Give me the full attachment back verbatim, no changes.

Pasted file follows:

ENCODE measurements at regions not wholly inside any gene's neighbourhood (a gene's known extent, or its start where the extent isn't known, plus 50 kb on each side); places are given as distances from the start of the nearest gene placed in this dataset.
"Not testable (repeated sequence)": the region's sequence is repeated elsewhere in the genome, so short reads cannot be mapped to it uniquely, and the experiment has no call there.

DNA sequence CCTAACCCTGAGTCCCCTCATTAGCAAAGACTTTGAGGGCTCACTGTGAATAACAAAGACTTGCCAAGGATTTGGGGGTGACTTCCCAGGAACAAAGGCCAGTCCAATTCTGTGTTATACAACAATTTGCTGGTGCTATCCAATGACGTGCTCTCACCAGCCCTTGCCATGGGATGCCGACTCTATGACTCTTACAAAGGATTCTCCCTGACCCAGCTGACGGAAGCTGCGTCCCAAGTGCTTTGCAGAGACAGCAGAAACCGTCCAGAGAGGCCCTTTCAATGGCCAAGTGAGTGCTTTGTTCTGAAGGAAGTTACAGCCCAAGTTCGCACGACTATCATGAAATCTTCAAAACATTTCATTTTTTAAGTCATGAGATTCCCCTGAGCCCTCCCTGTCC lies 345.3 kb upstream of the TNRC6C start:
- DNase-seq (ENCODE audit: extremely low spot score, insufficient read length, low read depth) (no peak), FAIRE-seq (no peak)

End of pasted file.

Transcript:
ENCODE measurements at regions not wholly inside any gene's neighbourhood (a gene's known extent, or its start where the extent isn't known, plus 50 kb on each side); places are given as distances from the start of the nearest gene placed in this dataset.
"Not testable (repeated sequence)": the region's sequence is repeated elsewhere in the genome, so short reads cannot be mapped to it uniquely, and the experiment has no call there.

DNA sequence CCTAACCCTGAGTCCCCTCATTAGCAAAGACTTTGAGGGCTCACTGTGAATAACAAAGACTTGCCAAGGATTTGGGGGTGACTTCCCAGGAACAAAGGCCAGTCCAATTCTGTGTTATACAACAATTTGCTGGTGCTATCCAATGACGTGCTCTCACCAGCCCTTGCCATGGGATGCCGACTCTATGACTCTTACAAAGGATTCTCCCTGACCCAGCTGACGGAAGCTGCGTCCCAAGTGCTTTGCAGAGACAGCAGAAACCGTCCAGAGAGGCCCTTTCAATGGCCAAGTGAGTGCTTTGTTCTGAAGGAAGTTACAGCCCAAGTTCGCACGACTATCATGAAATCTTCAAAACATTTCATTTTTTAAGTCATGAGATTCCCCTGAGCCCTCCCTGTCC lies 345.3 kb upstream of the TNRC6C start:
- DNase-seq (ENCODE audit: extremely low spot score, insufficient read length, low read depth) (no peak), FAIRE-seq (no peak)